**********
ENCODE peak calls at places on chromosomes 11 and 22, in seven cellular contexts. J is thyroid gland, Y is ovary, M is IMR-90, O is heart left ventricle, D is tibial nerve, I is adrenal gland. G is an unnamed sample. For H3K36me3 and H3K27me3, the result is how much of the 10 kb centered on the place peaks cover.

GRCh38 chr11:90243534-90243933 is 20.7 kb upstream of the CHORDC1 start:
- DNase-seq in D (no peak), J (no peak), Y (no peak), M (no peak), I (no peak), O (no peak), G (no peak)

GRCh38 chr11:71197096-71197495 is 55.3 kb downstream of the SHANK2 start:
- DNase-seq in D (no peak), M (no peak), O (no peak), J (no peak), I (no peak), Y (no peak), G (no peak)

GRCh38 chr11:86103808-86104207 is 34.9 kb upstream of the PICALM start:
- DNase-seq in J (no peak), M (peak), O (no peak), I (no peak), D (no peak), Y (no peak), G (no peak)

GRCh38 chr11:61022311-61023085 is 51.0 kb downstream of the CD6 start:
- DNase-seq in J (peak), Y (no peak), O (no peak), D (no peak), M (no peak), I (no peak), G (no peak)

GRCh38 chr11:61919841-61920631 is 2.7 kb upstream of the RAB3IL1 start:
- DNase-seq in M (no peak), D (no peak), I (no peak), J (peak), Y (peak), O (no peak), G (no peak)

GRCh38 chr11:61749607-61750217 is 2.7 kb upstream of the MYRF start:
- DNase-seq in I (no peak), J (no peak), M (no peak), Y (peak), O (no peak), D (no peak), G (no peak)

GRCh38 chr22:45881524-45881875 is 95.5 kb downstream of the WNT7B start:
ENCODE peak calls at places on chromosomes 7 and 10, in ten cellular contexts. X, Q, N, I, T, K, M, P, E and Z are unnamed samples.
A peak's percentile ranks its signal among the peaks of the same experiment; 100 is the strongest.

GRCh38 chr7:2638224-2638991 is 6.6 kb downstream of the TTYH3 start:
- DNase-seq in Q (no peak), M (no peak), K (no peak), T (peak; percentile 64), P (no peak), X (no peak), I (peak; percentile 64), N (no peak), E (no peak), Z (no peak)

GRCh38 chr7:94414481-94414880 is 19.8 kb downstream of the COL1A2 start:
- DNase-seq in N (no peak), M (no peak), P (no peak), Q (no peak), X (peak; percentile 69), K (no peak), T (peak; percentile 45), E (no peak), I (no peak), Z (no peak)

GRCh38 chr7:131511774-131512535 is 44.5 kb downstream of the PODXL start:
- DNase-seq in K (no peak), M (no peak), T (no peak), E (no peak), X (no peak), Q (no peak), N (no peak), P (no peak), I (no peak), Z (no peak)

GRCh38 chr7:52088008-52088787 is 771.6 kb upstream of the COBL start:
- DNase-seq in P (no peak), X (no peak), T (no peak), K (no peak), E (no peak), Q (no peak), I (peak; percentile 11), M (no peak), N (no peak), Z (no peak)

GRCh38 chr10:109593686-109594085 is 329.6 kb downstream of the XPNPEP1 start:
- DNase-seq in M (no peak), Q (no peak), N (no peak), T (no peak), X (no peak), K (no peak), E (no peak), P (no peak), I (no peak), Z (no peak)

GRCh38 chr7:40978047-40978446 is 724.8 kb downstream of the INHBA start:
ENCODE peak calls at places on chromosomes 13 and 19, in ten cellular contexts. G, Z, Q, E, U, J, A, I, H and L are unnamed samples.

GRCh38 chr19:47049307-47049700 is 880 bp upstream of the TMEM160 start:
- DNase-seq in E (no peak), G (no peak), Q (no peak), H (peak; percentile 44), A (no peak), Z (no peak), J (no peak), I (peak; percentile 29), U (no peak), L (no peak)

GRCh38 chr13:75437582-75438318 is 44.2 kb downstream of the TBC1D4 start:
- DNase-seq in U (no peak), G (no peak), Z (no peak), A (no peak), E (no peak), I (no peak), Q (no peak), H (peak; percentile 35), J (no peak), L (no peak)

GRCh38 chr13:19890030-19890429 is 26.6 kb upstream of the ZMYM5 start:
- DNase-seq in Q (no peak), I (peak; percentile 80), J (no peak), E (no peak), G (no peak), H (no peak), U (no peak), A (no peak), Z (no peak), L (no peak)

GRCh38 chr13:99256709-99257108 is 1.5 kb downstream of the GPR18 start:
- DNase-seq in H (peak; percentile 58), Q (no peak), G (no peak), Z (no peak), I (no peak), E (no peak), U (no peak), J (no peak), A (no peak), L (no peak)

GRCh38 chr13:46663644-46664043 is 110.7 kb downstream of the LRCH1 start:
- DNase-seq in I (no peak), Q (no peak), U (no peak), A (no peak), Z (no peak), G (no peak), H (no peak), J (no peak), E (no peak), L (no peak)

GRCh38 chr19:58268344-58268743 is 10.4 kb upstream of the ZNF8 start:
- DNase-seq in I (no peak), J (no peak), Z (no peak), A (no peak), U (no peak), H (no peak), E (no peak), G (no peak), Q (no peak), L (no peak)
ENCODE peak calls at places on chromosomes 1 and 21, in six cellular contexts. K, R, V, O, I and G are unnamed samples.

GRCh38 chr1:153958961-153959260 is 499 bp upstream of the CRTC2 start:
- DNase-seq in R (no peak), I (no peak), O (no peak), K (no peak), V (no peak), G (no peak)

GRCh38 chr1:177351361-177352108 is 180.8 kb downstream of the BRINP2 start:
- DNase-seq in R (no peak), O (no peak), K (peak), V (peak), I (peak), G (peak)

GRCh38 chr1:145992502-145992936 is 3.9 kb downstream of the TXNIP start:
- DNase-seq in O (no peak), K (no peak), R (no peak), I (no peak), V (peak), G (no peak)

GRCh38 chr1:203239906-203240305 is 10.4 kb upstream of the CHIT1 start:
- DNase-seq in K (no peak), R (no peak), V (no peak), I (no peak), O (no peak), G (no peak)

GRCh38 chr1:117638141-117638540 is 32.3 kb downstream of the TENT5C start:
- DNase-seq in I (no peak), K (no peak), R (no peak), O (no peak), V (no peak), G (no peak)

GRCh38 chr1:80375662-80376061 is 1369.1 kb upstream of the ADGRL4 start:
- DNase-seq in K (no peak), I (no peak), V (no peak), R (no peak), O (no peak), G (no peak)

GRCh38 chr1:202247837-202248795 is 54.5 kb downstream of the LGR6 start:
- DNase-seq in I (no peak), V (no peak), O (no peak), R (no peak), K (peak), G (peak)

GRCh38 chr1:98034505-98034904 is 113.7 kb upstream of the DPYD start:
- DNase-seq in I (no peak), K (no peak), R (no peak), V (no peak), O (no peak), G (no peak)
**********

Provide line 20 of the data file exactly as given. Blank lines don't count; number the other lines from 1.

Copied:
- DNase-seq in N (no peak), M (no peak), P (no peak), Q (no peak), X (peak; percentile 69), K (no peak), T (peak; percentile 45), E (no peak), I (no peak), Z (no peak)